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National Agricultural Summary
March 24 to 30, 1986
HIGHLIGHTS: Warm, dry spurred land preparation and seeding across most of the Nation. The warmth promoted small grain growth, but the lack of moisture slowed growth in some Great Plains States. In Texas, moisture was short as small grains moved into the critical heading stage. Soil moisture was generally adequate, but more moisture is needed in the Plains States. Fieldwork averaged 5 days or more in most areas of the Nation. Rain limited fieldwork to less than 5 days in most Corn Belt States and in the Northeast. Corn planting gained momentum across the southern half of the United States. Planting ranged from just beginning in North Carolina, Arkansas, Missouri, South Carolina, and Virginia to 70 percent (%) complete in Texas. Arkansas, Oklahoma, and Mississippi planted sorghum. Sorghum planting was 61% finished in Texas. Cotton planting progressed rapidly in Arizona and Texas. Winter wheat was mostly good. Spring small grain seeding gained momentum. transplanting reached 23% completion in Livestock was mostly good. Pastures greening in northern areas.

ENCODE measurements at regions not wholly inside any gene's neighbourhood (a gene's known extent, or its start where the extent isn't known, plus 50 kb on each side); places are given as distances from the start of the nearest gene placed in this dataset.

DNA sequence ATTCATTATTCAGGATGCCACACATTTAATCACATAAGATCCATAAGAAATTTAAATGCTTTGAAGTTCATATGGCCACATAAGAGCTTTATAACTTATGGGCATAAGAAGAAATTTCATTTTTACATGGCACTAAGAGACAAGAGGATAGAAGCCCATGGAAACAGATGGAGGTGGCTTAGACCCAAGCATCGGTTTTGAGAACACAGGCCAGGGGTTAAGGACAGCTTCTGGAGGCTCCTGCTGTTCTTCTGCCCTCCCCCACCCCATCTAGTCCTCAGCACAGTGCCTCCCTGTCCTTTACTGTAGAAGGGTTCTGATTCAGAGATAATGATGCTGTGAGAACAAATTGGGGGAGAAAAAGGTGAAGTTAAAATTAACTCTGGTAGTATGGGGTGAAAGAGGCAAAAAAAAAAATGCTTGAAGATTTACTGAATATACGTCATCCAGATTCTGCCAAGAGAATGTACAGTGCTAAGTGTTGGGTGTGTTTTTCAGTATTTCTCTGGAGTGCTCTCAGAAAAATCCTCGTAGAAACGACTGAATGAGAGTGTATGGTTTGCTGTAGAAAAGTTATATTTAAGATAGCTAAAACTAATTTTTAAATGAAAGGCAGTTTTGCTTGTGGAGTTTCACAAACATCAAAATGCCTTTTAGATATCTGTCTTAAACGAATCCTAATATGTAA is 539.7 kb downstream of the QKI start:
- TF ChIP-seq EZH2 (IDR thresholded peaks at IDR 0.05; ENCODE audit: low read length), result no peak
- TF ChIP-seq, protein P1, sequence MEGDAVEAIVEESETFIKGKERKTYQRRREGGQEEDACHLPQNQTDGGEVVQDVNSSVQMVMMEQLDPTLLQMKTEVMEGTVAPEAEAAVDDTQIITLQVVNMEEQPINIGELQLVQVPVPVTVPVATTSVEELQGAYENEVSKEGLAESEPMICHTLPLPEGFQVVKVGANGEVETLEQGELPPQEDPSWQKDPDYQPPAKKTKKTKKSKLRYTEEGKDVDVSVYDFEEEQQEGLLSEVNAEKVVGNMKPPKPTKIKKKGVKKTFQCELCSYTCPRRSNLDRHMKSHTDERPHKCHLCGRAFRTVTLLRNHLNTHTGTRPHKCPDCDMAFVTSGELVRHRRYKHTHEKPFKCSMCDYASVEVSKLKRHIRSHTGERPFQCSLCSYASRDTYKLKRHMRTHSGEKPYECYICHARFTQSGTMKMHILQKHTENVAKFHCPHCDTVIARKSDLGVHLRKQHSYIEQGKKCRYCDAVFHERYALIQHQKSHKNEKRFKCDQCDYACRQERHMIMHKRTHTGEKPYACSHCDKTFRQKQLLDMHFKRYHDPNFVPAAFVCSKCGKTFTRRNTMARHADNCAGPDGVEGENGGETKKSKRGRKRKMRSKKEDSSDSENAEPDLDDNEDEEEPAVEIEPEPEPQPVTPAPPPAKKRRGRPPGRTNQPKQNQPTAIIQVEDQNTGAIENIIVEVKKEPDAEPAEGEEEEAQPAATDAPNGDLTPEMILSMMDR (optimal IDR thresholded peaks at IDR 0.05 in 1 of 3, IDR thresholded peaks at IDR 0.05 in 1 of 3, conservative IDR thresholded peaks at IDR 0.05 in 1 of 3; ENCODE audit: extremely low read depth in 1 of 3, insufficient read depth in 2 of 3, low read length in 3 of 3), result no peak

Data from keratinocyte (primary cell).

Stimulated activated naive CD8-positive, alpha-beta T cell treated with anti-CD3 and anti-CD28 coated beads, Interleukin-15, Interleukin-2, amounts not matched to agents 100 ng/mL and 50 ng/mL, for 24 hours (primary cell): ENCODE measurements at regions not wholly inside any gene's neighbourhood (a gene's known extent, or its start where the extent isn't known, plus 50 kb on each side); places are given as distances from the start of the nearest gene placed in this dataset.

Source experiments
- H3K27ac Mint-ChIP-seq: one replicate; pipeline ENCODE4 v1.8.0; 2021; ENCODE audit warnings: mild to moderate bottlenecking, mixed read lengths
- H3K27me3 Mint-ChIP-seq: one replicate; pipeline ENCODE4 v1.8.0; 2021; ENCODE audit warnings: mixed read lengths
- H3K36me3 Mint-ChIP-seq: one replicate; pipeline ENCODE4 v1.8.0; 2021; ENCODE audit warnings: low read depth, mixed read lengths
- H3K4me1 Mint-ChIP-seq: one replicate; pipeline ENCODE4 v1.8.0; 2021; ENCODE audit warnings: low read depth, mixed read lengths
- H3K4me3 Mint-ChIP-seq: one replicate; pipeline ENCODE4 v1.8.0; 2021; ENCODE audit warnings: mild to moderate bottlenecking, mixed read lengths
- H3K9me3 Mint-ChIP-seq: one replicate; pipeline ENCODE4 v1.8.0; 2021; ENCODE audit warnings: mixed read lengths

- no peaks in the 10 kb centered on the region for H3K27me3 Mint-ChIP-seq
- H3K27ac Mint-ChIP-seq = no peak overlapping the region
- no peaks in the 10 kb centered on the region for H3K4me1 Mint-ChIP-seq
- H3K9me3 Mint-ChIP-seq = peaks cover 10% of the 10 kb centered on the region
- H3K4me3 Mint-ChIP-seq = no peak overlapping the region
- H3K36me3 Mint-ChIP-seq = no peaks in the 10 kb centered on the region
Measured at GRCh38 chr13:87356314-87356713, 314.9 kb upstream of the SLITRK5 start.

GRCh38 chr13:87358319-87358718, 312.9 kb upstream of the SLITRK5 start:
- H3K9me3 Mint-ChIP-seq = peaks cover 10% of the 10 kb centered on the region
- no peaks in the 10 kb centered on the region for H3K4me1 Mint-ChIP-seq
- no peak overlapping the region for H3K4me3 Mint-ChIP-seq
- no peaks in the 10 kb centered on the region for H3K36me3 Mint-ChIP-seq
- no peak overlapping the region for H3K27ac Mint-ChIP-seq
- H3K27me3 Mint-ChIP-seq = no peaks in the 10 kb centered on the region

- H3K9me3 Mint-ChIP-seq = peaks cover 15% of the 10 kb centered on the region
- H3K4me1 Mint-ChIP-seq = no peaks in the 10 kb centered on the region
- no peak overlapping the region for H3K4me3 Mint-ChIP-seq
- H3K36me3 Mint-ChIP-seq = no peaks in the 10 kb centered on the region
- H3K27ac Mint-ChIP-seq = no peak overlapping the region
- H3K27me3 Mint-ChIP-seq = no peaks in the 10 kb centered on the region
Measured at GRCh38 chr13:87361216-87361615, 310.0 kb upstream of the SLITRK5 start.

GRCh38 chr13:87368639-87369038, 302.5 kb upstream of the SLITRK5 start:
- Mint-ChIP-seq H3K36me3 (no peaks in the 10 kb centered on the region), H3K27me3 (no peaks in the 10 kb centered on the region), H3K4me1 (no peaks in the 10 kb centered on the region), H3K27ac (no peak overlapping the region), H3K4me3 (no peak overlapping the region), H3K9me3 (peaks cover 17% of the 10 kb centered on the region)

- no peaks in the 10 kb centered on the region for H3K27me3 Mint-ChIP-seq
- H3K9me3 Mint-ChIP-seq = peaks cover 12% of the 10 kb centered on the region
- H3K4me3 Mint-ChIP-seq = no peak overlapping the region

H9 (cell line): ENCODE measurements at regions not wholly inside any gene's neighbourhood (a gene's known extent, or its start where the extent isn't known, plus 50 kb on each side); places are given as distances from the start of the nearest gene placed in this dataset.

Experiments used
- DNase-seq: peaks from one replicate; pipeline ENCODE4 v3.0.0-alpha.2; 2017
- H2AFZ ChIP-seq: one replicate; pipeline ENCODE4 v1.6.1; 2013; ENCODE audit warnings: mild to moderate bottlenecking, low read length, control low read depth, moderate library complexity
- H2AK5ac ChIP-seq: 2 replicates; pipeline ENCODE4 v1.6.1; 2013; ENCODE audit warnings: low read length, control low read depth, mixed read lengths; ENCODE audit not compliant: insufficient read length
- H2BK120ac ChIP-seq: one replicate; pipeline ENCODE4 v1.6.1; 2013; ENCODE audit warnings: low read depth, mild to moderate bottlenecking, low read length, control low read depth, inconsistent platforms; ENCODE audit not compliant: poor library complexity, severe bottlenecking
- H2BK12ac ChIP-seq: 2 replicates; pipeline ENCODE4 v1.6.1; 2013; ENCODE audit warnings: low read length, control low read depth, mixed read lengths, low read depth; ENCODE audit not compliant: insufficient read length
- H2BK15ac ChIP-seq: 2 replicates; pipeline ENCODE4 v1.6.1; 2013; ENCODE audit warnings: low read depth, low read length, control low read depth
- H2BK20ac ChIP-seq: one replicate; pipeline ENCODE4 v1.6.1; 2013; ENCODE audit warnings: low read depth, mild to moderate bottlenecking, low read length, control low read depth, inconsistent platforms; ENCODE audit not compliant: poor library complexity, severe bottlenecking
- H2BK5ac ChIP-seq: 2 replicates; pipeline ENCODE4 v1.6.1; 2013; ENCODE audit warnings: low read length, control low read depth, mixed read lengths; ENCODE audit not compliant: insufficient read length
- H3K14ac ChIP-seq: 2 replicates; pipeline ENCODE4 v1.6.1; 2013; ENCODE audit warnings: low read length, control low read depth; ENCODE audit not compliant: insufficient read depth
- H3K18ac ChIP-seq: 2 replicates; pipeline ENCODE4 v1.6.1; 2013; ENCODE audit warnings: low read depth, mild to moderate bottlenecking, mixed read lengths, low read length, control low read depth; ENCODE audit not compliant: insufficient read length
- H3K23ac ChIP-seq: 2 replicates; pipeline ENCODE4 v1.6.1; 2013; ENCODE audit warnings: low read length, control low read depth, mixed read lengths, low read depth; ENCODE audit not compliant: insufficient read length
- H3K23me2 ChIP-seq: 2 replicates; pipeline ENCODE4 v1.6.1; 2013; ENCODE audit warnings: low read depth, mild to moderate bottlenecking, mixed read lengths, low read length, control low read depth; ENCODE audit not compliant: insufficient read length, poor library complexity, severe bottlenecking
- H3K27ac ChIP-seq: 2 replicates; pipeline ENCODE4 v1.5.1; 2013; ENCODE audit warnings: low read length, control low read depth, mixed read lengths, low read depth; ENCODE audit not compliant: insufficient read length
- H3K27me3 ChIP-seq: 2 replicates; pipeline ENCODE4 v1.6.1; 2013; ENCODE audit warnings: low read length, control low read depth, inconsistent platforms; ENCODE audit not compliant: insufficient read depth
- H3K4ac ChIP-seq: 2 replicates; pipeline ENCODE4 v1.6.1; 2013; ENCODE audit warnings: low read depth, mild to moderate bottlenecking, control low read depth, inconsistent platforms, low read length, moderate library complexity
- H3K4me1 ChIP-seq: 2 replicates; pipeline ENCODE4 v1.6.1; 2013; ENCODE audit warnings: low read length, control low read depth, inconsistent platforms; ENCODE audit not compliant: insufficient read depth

Tobacco Georgia. began
SMALL GRAINS: Additional warmth promoted small grain growth across the Nation, but the lack of moisture slowed growth growth in most in most Plains States. Wheat was mostly good to fair. Wheat development ranged from greening in Minnesota in Minnesota to heading in the Southeast.
Kansas wheat grew well, but wind and warm weather depleted soil moisture. Wind damage was light to moderate, but disease began increasing.
Nebraska's wheat was mostly good. Winterkill was very light, and disease nonexistent except for a few reports of soil-borne mosaic in the southeastern part of the State.
In Oklahoma, wheat development was 1 week ahead of normal. Forty-five percent of the acreage was jointing compared with 35% last year and 30% normally. Wheat was mostly good. Growers applied fertilizer and sprayed to control alfalfa weevils.